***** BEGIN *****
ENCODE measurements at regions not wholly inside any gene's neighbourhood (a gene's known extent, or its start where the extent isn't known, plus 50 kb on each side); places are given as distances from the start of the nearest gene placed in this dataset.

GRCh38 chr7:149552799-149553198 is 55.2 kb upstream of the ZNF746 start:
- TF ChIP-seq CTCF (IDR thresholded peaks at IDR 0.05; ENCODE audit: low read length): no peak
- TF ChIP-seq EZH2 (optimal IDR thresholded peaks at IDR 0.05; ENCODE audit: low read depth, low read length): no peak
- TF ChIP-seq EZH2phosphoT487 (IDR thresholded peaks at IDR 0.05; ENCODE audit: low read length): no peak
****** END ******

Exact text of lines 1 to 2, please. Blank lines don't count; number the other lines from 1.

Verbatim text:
ENCODE measurements at regions not wholly inside any gene's neighbourhood (a gene's known extent, or its start where the extent isn't known, plus 50 kb on each side); places are given as distances from the start of the nearest gene placed in this dataset.

GRCh38 chr7:149552799-149553198 is 55.2 kb upstream of the ZNF746 start: